I learn so much from my kids. My three-year-old shows such enthusiasm for things that seem minor and mundane to us grown-ups.
Here’s a conversation I’m sure you are all familiar with, but with my son’s special twist:
“Mommy, what’s for dinner?”
“Sausage, peppers and onions,” I say.
“Sausage?” he squeaks, with eyebrows raised all the way up to his curly hair. “I love sausage!”
“I know,” I say. “With tater tots.”
He gasps. His whole body seems to contract. His smile widens to cover even more of his elfin face. “Ooh. Tater tots.”
My husband and I have been known to have such reactions to certain foods, too. We tried a new fish dish the other night that just about had us moaning. Grilled fish, a rosemary and caper vinaigrette, cannellini beans with spinach from the garden. Oops, I digress.
But the little one gets this way about all kinds of things (depending on the day, the time, his level of crankiness and the cycles of the moon) – the playground (“Kelly Park? I love Kelly Park!”), the library, picking up his older brother at camp, phone calls from grandparents (“Nana? I love Nana!”).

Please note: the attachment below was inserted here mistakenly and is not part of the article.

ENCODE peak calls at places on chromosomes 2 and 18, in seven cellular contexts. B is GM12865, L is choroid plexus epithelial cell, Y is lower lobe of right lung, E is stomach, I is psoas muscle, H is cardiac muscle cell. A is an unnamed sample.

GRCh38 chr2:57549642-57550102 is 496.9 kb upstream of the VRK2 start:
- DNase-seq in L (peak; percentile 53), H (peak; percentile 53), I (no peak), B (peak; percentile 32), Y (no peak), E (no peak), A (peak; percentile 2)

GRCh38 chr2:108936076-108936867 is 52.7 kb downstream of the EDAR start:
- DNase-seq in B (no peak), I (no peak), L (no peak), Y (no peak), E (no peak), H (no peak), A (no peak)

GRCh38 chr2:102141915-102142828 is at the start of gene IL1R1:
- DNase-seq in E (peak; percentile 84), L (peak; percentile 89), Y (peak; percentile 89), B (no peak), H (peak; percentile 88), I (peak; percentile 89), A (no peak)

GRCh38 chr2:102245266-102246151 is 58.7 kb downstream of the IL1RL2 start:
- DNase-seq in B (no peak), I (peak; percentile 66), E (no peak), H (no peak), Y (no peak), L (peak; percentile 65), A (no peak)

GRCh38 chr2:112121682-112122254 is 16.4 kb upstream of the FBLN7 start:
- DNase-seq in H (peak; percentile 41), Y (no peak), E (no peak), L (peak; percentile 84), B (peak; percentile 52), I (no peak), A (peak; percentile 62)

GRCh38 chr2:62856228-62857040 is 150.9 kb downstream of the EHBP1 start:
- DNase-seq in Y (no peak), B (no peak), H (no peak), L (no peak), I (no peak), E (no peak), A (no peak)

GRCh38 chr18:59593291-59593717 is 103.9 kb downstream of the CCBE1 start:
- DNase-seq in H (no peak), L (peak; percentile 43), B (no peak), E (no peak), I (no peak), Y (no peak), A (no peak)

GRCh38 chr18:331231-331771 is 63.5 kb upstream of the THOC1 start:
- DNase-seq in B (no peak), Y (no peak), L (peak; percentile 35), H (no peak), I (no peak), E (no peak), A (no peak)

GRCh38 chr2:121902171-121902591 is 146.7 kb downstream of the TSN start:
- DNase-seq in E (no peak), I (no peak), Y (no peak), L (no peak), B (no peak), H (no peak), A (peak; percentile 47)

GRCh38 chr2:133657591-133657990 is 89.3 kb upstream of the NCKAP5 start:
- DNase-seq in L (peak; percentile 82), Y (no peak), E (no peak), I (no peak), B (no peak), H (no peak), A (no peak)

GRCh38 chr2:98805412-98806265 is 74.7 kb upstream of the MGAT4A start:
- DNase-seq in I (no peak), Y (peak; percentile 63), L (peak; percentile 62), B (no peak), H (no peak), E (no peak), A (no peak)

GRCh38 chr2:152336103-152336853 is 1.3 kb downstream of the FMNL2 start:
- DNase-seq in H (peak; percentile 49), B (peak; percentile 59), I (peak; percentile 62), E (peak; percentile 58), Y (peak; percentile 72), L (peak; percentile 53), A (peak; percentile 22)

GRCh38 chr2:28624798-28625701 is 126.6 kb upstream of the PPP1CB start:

People always talk about bottling the energy of children. I want to tap into that enthusiasm and excitement for things that no longer seem new and exciting. Imagine feeling happy and eager to go to work each day. To see the sun shining down on the flowers you planted three years ago. To drive your child to yet another soccer game, piano lesson or other extra-curricular activity.
I get this way when I start a new book. I just have to figure out how to sustain that feeling through the entire process of drafting, critiquing, revising, re-writing, querying and submitting. Maybe my enthusiasm will be catching. Maybe I can get a book deal in the near future.
And maybe I can brighten someone else’s day.